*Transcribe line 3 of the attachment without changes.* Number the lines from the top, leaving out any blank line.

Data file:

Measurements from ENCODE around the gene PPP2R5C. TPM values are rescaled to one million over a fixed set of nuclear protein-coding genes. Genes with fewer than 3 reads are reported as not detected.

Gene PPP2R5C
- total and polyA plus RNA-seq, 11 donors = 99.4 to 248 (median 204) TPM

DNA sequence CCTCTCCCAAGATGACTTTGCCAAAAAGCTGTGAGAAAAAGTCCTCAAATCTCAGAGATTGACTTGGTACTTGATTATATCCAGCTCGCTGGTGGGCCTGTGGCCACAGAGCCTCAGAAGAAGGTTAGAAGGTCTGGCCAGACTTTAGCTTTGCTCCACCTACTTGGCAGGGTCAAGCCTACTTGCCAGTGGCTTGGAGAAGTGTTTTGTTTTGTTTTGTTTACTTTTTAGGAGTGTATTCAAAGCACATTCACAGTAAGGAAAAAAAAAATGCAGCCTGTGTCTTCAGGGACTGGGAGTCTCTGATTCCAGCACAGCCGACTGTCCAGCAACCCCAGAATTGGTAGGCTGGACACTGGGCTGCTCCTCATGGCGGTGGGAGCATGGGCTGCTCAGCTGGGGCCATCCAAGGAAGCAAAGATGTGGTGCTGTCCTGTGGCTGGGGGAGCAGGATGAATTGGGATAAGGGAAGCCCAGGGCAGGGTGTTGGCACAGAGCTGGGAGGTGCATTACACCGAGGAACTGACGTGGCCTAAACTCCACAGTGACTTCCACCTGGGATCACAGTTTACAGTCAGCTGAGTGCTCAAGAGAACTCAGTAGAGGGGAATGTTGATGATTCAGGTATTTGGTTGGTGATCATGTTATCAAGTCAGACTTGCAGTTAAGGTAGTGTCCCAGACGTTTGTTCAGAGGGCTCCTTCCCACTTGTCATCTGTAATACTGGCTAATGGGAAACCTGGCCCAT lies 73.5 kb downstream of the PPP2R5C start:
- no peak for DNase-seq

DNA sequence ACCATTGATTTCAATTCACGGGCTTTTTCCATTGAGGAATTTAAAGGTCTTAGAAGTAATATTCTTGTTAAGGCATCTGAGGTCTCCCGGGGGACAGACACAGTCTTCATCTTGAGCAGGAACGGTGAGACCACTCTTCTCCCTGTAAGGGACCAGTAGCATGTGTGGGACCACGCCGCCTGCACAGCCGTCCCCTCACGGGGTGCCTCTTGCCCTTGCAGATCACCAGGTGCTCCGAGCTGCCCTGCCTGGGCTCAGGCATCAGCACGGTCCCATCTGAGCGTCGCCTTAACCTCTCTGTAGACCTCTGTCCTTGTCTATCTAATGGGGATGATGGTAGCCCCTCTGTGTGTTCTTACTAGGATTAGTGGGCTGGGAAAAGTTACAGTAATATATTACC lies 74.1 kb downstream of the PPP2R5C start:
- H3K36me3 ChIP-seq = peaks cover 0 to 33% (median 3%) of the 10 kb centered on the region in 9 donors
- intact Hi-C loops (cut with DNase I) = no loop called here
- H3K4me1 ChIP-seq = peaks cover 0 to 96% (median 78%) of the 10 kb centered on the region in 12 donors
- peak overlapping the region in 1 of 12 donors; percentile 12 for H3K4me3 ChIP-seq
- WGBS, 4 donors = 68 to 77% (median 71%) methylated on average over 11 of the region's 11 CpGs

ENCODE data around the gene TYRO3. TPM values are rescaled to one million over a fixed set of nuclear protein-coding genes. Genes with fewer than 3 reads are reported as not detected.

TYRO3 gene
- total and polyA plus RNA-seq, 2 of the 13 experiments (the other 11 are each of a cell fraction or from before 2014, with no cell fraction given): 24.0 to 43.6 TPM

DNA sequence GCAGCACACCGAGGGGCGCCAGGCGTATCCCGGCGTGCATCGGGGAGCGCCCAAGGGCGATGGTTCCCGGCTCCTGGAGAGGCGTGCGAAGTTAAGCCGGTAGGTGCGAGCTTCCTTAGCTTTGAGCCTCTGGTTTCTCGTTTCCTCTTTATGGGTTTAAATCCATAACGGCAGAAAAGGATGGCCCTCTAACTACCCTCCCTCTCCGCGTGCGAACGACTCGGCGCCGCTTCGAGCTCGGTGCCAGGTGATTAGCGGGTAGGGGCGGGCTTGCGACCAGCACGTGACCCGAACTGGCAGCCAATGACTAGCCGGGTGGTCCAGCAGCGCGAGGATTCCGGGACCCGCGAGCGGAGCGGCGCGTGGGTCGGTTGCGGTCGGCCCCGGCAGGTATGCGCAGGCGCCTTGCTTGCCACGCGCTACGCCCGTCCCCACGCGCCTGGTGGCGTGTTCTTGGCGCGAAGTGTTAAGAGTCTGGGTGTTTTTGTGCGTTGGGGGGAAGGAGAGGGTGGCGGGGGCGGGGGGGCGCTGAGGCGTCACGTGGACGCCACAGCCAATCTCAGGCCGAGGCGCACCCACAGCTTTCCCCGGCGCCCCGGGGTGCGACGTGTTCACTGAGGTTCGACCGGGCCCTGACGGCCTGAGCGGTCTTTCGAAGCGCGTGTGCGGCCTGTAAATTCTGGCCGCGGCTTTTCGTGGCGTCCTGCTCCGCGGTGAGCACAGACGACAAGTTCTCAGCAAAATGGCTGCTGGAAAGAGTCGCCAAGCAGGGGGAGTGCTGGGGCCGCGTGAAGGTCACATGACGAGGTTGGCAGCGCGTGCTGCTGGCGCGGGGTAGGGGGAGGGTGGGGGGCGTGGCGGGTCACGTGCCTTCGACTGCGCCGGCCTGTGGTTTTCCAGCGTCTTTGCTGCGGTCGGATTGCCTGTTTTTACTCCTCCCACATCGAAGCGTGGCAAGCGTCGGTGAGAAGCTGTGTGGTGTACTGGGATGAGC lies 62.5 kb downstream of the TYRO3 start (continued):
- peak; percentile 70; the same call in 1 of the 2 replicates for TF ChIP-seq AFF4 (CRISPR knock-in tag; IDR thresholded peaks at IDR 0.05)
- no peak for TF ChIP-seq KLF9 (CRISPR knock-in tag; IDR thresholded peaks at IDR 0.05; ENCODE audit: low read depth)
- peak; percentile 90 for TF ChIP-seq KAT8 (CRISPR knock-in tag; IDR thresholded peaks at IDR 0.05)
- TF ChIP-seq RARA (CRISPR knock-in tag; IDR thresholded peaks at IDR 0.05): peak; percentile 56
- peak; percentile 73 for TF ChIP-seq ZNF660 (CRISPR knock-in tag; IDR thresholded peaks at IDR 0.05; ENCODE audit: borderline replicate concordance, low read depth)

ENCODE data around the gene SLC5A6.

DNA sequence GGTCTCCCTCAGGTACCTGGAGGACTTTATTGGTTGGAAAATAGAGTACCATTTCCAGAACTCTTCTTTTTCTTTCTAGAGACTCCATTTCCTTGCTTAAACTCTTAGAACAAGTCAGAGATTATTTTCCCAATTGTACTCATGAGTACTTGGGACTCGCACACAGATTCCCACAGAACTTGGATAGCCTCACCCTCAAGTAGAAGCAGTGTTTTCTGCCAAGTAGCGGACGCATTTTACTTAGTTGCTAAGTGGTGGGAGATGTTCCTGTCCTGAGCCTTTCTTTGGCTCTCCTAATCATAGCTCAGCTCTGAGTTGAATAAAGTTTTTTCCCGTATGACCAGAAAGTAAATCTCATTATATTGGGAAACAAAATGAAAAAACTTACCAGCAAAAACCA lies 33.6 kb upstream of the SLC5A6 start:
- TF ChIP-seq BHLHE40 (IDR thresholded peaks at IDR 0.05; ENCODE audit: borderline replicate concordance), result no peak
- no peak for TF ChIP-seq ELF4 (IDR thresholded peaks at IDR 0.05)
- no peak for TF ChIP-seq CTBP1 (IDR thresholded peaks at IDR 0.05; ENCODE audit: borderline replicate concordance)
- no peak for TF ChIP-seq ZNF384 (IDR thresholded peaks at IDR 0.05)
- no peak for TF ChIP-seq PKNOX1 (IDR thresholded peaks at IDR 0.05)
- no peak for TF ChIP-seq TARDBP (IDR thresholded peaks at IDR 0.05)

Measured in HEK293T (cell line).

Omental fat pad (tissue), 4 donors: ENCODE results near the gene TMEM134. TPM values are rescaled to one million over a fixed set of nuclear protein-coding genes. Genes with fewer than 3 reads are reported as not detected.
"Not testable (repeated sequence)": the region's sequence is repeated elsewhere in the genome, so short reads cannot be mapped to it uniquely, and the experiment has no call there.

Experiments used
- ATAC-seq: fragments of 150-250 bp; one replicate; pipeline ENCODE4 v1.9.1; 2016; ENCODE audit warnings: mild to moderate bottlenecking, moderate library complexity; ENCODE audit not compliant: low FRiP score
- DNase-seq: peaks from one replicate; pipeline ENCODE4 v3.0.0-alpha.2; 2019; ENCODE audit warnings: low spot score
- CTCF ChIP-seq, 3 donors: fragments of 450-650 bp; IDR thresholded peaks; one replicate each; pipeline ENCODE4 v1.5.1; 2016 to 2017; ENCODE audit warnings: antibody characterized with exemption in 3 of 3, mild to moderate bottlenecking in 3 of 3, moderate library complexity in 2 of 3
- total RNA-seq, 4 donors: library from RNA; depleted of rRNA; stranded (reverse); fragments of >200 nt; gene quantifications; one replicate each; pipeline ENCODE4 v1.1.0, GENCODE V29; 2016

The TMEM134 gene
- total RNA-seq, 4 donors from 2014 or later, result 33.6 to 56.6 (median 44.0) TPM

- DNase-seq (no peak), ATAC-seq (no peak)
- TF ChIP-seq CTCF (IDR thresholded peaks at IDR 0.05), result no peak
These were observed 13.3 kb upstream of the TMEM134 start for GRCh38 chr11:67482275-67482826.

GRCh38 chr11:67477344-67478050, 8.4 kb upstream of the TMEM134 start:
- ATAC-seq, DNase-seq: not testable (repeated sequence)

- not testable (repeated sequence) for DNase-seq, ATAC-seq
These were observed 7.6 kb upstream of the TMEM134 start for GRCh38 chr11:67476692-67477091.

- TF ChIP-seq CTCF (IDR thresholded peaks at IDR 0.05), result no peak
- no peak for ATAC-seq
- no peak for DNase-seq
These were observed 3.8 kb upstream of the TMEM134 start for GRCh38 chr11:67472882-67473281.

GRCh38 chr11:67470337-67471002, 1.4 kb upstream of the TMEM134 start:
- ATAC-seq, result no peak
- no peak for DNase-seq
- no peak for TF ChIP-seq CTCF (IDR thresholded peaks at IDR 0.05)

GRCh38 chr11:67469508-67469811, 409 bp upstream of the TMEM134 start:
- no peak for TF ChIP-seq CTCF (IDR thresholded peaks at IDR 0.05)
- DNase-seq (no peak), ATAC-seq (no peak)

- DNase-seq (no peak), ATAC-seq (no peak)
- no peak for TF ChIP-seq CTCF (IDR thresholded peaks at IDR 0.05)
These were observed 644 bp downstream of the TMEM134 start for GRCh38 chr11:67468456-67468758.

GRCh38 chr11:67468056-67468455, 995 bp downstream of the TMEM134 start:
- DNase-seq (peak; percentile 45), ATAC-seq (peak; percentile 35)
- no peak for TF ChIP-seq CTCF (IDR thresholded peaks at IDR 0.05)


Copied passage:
- total and polyA plus RNA-seq, 11 donors = 99.4 to 248 (median 204) TPM